Water, Sanitation, and Hygiene Status of Dacope Upazila through Climate Resilient Project

Funded by: RUPANTAR

Background of the study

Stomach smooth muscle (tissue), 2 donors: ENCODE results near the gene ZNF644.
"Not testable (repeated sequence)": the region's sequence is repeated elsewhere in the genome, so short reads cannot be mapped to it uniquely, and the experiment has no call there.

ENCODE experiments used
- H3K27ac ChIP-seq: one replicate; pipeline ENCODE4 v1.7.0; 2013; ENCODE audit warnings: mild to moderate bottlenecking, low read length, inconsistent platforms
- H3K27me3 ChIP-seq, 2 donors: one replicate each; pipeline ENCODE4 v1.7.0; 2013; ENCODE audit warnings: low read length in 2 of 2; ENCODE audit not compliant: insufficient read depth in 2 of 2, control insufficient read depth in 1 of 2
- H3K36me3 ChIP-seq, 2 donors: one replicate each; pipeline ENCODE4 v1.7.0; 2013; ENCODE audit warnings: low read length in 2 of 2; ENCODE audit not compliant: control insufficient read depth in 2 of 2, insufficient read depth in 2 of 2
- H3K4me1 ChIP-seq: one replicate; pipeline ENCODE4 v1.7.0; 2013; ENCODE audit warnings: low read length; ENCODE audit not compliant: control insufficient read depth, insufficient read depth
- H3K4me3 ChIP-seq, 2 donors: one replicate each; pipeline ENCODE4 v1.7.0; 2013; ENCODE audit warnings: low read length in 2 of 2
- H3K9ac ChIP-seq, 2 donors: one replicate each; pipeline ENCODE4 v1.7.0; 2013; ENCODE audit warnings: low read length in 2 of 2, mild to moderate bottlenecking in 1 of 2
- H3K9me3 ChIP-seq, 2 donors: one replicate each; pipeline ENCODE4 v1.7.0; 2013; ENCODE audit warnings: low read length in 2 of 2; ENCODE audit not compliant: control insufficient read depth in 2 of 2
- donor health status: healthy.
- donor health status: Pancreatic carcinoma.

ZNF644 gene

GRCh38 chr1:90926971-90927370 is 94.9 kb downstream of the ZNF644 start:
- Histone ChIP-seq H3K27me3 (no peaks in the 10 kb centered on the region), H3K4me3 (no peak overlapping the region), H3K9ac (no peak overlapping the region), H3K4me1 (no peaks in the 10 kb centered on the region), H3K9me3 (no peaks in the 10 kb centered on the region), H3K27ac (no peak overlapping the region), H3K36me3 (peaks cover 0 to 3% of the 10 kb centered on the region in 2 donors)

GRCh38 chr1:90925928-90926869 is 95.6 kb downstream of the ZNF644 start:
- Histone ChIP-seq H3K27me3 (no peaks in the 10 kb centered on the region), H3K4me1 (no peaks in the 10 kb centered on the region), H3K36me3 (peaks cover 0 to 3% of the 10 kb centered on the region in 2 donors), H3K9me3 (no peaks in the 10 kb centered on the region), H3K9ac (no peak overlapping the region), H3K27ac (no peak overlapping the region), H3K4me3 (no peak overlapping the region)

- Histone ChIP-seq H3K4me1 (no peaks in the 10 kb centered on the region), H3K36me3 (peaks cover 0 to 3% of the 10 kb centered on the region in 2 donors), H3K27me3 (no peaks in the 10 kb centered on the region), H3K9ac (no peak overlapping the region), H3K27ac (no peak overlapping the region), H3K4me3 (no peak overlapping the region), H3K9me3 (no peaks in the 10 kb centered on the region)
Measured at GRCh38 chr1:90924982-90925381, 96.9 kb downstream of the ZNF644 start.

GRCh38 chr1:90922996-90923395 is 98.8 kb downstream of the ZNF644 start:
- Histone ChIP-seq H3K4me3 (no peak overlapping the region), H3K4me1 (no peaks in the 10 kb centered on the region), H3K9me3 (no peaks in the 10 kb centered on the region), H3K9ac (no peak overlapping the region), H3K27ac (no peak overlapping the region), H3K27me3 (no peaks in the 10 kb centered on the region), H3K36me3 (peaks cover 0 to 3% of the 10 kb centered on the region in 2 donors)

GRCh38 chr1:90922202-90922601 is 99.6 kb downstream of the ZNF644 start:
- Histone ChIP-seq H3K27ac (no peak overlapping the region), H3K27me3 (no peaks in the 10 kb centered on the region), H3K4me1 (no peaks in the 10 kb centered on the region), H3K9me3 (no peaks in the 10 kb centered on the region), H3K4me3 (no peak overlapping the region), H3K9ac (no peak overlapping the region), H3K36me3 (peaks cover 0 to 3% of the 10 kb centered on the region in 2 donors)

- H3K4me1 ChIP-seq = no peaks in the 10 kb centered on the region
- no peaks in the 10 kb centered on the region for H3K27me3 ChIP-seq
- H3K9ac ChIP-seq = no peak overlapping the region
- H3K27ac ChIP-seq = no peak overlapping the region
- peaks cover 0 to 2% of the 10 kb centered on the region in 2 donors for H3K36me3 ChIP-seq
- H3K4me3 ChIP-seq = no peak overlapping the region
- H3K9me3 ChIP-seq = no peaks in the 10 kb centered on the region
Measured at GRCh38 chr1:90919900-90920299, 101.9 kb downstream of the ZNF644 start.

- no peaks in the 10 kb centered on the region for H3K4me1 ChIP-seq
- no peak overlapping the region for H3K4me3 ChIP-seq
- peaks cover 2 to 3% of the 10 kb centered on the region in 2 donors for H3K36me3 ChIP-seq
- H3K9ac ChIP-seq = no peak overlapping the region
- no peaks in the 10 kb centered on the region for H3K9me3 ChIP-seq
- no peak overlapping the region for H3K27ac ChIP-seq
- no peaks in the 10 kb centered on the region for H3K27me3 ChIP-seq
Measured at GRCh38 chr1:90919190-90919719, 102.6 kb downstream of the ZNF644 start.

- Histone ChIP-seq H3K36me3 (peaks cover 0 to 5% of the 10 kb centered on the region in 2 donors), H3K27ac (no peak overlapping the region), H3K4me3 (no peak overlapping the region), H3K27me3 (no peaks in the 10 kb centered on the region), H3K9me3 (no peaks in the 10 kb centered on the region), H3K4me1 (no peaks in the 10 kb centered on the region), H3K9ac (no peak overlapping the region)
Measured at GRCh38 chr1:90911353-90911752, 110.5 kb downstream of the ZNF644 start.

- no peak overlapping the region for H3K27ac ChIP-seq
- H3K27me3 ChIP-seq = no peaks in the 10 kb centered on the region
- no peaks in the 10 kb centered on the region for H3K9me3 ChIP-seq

Bangladesh is one of the most disaster affected, low-lying delta countries in the world and formed by the dense network of the tributaries of the mighty Ganges, the Brahmaputra and the Meghna, between the Himalayas and the Bay of Bengal. This deltaic flat land is home to approximately 160 million people and density of 1,033 per km². The country has always suffered various types of geographic and hydro-meteorological disasters, but the situation is worsening due to climate change. According to the Department of Disaster Management of the Ministry of Disaster Management and Relief, the major disaster risks in Bangladesh are floods, cyclones, droughts, tidal surges, tornadoes, earthquakes, river erosion, fire, infrastructure collapse, high arsenic contents of ground water, water logging, water and soil salinity, epidemic, and various forms of pollution. The biophysical and socioeconomic condition of Dacope upazila in Khulna District is extremely vulnerable and almost every year this region is being affected by natural disasters and climatic stress like cyclone, flood, water logging, salinity intrusion, storm surge, river bank erosion etc. Though there are 83 cyclones center the community peoples of this area loss their lives and livelihoods due to cyclones within a regular interval of time.  Salinity intrusion causes fresh water scarcity in Dacope upazila, so the community people largely depended on rain water, GOs, and NGOs supply water schemes for drinking purposes. Maximum people of the area are poor and they don’t have adequate knowledge about climate change issues and its impact on their livelihood. They don‘t know how they can adapt with climate change issues to mitigate climatic risks and how to make their livelihood more secure and resistant to disaster. There is a lack of sufficient disaster preparedness at family and community level.